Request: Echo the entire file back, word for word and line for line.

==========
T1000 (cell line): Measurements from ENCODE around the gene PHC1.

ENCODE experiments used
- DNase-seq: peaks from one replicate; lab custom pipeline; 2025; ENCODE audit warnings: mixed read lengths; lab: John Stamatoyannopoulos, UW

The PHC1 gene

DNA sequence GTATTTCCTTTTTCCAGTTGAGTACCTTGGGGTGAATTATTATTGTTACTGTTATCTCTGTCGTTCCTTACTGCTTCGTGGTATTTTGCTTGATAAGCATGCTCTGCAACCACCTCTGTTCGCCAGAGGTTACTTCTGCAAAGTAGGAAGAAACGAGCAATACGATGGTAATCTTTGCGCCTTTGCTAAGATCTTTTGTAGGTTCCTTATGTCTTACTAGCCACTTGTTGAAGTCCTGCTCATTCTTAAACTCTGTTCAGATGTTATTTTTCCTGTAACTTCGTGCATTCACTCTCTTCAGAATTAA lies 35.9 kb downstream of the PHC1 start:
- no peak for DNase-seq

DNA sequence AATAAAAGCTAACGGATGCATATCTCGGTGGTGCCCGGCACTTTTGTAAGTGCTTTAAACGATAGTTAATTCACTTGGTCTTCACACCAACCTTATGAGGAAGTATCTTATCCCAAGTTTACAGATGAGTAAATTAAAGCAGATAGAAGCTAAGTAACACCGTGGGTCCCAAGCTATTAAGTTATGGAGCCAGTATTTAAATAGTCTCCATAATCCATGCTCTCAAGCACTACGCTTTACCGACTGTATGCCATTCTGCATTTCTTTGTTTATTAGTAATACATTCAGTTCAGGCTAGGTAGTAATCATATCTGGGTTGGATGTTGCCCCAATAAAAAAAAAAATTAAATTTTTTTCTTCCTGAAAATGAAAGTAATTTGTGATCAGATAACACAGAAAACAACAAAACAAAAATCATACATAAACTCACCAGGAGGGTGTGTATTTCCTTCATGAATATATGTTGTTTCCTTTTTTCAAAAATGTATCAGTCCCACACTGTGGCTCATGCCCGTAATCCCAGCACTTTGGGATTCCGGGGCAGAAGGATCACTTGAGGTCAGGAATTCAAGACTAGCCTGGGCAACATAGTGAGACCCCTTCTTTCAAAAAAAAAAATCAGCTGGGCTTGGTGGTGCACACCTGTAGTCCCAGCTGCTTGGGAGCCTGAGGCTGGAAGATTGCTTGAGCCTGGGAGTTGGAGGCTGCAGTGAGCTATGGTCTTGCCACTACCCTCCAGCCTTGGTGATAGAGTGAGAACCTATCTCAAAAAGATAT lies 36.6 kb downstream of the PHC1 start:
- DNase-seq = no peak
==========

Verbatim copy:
T1000 (cell line): Measurements from ENCODE around the gene PHC1.

ENCODE experiments used
- DNase-seq: peaks from one replicate; lab custom pipeline; 2025; ENCODE audit warnings: mixed read lengths; lab: John Stamatoyannopoulos, UW

The PHC1 gene

DNA sequence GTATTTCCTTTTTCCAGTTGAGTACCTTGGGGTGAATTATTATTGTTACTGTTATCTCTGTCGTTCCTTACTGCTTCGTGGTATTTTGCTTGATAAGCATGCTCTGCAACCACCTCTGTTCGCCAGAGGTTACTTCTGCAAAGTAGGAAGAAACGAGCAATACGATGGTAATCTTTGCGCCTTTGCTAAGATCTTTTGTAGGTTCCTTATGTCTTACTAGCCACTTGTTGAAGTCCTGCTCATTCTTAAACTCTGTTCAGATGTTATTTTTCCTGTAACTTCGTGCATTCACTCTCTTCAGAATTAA lies 35.9 kb downstream of the PHC1 start:
- no peak for DNase-seq

DNA sequence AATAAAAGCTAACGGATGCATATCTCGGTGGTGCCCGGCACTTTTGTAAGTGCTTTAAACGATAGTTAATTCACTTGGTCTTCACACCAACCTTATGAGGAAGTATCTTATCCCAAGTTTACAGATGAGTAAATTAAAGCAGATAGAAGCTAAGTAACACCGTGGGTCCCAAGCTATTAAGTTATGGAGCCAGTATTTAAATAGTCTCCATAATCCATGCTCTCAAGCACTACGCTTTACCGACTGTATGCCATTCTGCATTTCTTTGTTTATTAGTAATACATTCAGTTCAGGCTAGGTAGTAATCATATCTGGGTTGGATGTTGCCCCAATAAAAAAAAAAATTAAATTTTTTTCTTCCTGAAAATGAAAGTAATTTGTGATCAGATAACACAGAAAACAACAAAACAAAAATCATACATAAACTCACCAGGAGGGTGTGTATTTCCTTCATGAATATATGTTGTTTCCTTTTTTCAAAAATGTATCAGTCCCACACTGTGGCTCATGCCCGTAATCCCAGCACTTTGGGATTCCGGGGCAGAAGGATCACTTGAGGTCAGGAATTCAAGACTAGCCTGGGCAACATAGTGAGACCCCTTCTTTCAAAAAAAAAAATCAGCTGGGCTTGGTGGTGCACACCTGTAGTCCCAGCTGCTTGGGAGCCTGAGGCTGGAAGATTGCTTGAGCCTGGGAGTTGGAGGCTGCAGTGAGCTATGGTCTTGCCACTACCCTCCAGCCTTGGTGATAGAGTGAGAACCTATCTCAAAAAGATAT lies 36.6 kb downstream of the PHC1 start:
- DNase-seq = no peak